View AlaskaGuy's profile

AlaskaGuy

6362 posts in 3285 days


#10 posted 12-01-2020 05:10 PM



Its funny. I worked in a shop a few years making custom speaker enclosures. The parent company just auto shipped us MDF, and it worked great. After leaving that job i bought some MDF at Home Depot to make a friend a speaker enclosure. I remember thinking “this is crap”, was nothing like the stuff my company used. If I routed the edges it became like a cardigan sweater. It was all garbage until I bought some from my local lumberyard where i buy my hardwood. I didn’t think there would be a difference, but there was.

- SMP


Same experience with Particle Board. Big Box is garbage compared what I can get at our local business that caters to the cabinetmakers in the anchorage area.

-- Alaskan's for Global warming!

View sansoo22's profile

sansoo22

1415 posts in 630 days


#11 posted 12-01-2020 06:08 PM

Same experience with plywood at Home Depot. The amount of gaps directly under the veneer layers has become unacceptable even for shop cabinets. I will be clearing a spot on the covered patio behind the shop to store some sheet goods. The local place that stocks cabinet grade sheet goods and services walk ins is a bit of a drive so I will just stock up whenever I go I guess.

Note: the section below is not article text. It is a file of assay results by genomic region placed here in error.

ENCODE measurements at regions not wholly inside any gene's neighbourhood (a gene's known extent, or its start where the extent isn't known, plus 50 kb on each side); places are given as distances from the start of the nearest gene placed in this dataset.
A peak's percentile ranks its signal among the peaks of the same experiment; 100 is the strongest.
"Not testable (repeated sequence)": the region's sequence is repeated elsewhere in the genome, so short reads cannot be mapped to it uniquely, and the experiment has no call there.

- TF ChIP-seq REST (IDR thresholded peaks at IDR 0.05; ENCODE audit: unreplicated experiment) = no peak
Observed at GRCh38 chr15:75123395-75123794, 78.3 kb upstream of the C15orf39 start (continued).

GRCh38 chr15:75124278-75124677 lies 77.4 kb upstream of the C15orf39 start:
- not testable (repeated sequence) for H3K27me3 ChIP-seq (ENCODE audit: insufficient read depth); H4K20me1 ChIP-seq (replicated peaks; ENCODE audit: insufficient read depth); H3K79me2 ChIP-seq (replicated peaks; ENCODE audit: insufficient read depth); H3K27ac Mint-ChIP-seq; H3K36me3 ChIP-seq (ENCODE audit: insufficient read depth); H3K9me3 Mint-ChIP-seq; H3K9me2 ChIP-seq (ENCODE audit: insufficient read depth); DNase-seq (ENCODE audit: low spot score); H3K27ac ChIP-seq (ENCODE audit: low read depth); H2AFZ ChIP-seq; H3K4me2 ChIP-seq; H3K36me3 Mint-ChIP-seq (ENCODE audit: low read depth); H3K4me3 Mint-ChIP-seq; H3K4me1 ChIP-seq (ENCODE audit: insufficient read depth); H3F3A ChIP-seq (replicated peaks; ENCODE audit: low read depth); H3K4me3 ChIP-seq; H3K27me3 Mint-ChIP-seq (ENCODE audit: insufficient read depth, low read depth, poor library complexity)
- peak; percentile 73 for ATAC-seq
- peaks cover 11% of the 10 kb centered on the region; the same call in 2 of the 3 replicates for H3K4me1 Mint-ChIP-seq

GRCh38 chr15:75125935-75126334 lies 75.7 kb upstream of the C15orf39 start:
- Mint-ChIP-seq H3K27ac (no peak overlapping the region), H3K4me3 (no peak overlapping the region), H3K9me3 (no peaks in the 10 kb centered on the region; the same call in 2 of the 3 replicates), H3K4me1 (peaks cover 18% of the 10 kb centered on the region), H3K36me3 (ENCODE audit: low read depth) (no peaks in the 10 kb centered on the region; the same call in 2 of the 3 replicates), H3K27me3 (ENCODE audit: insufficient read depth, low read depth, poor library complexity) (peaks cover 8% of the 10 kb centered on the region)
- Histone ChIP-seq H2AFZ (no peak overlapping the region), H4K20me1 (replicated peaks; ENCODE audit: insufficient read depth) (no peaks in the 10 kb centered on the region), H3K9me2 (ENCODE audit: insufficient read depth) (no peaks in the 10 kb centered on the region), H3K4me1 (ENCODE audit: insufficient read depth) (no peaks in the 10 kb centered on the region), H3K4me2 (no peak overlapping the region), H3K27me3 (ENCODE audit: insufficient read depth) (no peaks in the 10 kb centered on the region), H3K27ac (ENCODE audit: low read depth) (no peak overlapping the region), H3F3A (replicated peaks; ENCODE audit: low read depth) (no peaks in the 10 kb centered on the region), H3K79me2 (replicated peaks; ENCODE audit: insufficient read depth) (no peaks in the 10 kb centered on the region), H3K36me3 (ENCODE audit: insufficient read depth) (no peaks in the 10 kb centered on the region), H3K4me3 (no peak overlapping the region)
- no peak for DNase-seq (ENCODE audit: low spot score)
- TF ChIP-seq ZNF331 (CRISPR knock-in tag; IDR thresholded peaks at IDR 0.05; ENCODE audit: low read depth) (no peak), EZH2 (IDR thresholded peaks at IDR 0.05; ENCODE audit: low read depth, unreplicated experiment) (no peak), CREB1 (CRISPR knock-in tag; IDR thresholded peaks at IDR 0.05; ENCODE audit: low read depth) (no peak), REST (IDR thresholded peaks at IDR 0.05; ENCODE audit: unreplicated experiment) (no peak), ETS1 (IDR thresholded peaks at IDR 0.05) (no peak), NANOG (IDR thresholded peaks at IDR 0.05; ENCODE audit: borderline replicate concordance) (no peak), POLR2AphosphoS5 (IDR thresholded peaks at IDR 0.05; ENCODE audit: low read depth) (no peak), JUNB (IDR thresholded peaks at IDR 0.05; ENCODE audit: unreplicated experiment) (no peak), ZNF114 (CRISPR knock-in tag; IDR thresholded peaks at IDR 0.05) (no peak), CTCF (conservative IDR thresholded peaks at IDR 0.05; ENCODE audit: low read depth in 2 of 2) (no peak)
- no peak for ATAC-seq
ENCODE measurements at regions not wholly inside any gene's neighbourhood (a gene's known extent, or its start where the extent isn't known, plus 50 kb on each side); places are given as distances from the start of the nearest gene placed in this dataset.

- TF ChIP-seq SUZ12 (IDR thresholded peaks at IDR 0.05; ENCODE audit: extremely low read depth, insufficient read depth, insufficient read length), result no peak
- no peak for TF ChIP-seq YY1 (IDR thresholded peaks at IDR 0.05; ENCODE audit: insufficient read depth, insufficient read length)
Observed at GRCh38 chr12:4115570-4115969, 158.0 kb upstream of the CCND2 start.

View waho6o9's profile

waho6o9

8977 posts in 3553 days


#12 posted 12-01-2020 09:29 PM

Maybe some of the local cabinet shops can offer you some friendly advice.
Best of luck.

View Drew's profile

Drew

411 posts in 4076 days


#13 posted 12-01-2020 10:09 PM

Schaller hardwoods
St. Charles Hardwoods

-- TruCraftFurniture.com

View AlaskaGuy's profile

AlaskaGuy

6362 posts in 3285 days


#14 posted 12-01-2020 11:14 PM

Plug in your material and your zip code. See what comes up.

https://woodfinder.com/search.php

-- Alaskan's for Global warming!

View woodbutcherbynight's profile

woodbutcherbynight

7320 posts in 3385 days


#15 posted 12-03-2020 02:49 AM

I agree it used to be better quality. Rarely use the stuff but this past year I made a top for my friends new Snap On tool box. Made it up after he brought me the Formica he wanted and it looked good. THAT started something. 15 toolboxes later I restocked my Formica collection from all the scraps I keep from each top.

To make toolbox tops for people I glue it to 1 1/2 inch in thickness using biscuits to align. Then wrap it in 3/4 maple all the way around. Then put Formica on top and sides. Bottom is usually routed out to fit top of toolbox so I paint that with Rustoleum black to protect against water intrusion. Maybe a bit much but hey it has worked for 25 years on my box at work. The side edges just do not have good adhesion letting the Formica peel back, or the damage easily, same problem.

-- Live to tell the stories, they sound better that way.